What do all writers have in common?
Every writer has many writings, some of which are published, others which are not. Some written on paper napkins or bus tickets, others set out deliberately on A4 pages collated together, others remain unwritten, locked in the mind, or written into the air on larynx and lips. Of course, I am like every other writer in that sense. I write because I love to write, but also because I want to share my view of the world using these arbitrary symbols. I enjoy the challenge of pursuing eloquence as interpreted by thousands of other views of the world.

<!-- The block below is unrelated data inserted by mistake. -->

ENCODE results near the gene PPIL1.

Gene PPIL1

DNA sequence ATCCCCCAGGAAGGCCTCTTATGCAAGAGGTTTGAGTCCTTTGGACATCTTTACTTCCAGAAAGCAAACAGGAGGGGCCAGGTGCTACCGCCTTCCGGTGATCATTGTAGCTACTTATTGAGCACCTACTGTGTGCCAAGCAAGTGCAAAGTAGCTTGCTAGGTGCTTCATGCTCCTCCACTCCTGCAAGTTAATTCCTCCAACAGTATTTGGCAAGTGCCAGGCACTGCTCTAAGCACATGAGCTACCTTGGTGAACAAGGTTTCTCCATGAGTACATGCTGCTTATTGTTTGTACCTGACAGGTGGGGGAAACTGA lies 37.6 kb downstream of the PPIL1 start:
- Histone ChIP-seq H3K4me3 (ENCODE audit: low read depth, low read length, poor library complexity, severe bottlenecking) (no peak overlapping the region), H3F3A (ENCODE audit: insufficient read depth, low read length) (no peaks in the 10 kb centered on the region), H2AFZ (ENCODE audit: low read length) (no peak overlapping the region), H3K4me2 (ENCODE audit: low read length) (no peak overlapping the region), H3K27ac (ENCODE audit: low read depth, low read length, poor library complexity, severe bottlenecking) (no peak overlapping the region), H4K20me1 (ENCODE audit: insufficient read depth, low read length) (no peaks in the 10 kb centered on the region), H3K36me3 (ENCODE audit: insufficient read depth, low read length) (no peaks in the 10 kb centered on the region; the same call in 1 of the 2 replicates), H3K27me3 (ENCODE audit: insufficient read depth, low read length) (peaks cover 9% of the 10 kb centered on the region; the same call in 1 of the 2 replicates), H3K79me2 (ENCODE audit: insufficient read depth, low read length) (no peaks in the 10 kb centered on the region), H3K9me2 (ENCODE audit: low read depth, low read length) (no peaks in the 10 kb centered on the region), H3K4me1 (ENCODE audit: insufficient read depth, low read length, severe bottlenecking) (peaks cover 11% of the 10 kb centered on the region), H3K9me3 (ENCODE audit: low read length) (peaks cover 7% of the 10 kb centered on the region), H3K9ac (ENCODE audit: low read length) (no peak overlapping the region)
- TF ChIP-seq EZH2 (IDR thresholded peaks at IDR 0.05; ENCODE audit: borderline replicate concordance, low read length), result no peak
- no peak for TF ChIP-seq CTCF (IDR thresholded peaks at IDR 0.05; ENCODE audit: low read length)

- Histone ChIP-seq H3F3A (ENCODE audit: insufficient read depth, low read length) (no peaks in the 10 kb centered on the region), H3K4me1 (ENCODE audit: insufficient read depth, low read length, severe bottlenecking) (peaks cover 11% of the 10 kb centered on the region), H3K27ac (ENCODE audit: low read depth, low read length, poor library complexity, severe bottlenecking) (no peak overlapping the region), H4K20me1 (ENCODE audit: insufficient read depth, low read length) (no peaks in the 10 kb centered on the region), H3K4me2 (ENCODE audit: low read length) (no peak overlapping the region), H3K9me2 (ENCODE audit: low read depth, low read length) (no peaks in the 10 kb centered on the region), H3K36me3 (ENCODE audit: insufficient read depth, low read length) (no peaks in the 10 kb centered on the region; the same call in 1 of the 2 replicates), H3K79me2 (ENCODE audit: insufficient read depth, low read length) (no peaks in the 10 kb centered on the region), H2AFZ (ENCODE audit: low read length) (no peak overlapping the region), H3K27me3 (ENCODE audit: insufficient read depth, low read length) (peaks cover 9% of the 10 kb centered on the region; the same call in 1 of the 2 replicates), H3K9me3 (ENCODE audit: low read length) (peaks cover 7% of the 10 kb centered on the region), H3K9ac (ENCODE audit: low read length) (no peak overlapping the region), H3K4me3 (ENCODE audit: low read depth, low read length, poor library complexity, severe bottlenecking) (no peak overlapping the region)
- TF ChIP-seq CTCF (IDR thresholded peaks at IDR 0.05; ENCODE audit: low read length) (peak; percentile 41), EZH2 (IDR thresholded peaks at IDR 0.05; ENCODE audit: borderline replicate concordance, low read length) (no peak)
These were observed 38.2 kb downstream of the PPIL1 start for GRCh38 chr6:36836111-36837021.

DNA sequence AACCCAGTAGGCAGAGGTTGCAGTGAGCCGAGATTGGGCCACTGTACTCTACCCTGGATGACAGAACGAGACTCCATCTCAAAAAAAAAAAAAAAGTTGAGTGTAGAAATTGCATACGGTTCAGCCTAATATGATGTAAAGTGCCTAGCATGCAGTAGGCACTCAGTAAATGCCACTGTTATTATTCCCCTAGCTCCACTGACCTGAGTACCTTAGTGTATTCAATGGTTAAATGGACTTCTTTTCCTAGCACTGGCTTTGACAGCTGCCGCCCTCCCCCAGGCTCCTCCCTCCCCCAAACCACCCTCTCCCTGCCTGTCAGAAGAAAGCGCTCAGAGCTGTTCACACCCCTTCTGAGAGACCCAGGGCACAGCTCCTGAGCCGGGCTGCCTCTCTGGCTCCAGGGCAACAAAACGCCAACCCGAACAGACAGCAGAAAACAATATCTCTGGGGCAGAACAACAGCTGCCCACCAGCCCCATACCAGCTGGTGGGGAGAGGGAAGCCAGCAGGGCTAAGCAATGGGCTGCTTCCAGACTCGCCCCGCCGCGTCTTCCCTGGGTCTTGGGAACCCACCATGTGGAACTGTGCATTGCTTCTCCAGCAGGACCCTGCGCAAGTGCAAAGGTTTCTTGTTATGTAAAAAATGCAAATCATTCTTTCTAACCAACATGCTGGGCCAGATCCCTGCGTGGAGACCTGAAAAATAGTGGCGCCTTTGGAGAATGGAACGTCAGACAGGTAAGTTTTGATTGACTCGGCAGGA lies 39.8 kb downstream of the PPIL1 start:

I remember participating as a guest in a Writer’s workshop when I was younger. I had written some poems which were accepted in an anthology, so the prize was to attend a writer’s workshop for a week on the isolated moors of west Yorkshire in England, UK. I read a poem I had written aloud and caused an uproar. It was a poem named ‘The Moment of Soul,’ an elegy to the miracle of being able to live right in the centre of the moment. There were about 25 writers in the audience, and when I’d finished, I found that about half of them hated it berating it as ‘sentimental,’ etc; while the other half adored it, applauding me as a genius. Unlike some of my supporters, I was delighted to have such a mixed response. When asked how I could possibly be ‘delighted’ I said I was thrilled to have got a response from another mind, be it good or bad. In other words, they were witnessing the contents of my mind and reacting in line with their own.